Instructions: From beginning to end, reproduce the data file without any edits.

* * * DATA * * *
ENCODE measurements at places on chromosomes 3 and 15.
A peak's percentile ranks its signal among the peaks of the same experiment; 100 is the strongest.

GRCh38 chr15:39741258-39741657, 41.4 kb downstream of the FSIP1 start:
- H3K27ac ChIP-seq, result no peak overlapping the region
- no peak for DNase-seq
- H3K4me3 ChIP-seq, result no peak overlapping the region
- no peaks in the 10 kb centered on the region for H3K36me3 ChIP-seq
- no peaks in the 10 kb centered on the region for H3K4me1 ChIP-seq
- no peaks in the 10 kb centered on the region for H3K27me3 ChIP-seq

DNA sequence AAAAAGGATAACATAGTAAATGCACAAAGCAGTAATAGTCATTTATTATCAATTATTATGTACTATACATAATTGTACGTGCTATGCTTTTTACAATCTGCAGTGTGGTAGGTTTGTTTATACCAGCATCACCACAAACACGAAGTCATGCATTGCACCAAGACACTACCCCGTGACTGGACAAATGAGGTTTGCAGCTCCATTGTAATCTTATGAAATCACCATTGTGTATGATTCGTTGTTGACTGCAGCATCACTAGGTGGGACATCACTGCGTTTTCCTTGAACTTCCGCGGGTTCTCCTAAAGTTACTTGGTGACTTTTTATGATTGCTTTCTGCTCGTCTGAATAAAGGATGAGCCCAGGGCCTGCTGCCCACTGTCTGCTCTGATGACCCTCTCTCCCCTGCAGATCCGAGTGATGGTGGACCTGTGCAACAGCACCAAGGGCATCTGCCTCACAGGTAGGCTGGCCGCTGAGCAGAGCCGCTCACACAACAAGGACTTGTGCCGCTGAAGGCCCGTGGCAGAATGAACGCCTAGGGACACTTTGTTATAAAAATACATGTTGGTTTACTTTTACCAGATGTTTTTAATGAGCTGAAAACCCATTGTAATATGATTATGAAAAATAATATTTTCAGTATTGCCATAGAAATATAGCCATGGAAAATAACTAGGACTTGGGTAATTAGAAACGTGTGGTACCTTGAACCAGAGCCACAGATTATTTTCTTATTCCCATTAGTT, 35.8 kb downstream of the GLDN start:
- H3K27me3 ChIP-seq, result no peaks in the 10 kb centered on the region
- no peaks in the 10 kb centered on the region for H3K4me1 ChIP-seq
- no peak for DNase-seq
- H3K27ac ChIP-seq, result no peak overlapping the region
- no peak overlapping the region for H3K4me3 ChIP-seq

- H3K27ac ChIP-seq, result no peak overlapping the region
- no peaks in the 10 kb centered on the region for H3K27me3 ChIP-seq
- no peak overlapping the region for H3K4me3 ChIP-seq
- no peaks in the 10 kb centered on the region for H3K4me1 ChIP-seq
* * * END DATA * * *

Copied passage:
ENCODE measurements at places on chromosomes 3 and 15.
A peak's percentile ranks its signal among the peaks of the same experiment; 100 is the strongest.

GRCh38 chr15:39741258-39741657, 41.4 kb downstream of the FSIP1 start:
- H3K27ac ChIP-seq, result no peak overlapping the region
- no peak for DNase-seq
- H3K4me3 ChIP-seq, result no peak overlapping the region
- no peaks in the 10 kb centered on the region for H3K36me3 ChIP-seq
- no peaks in the 10 kb centered on the region for H3K4me1 ChIP-seq
- no peaks in the 10 kb centered on the region for H3K27me3 ChIP-seq

DNA sequence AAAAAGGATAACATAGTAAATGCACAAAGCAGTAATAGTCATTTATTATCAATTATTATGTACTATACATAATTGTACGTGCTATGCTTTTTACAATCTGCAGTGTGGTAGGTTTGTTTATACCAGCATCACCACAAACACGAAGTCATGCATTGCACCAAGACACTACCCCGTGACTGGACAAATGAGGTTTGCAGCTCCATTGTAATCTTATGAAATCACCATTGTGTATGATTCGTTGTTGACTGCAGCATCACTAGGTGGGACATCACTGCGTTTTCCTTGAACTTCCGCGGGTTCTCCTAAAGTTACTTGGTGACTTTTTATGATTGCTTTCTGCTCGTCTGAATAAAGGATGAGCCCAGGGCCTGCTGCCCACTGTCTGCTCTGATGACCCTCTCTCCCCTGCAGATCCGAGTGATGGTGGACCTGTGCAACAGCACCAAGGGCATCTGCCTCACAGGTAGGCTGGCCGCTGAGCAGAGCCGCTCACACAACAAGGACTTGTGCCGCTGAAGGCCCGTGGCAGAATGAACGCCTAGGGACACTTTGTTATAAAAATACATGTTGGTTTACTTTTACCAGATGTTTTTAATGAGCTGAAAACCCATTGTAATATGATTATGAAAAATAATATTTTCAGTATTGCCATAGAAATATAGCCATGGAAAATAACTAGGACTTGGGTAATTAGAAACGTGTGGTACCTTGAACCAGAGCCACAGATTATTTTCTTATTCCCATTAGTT, 35.8 kb downstream of the GLDN start:
- H3K27me3 ChIP-seq, result no peaks in the 10 kb centered on the region
- no peaks in the 10 kb centered on the region for H3K4me1 ChIP-seq
- no peak for DNase-seq
- H3K27ac ChIP-seq, result no peak overlapping the region
- no peak overlapping the region for H3K4me3 ChIP-seq

- H3K27ac ChIP-seq, result no peak overlapping the region
- no peaks in the 10 kb centered on the region for H3K27me3 ChIP-seq
- no peak overlapping the region for H3K4me3 ChIP-seq
- no peaks in the 10 kb centered on the region for H3K4me1 ChIP-seq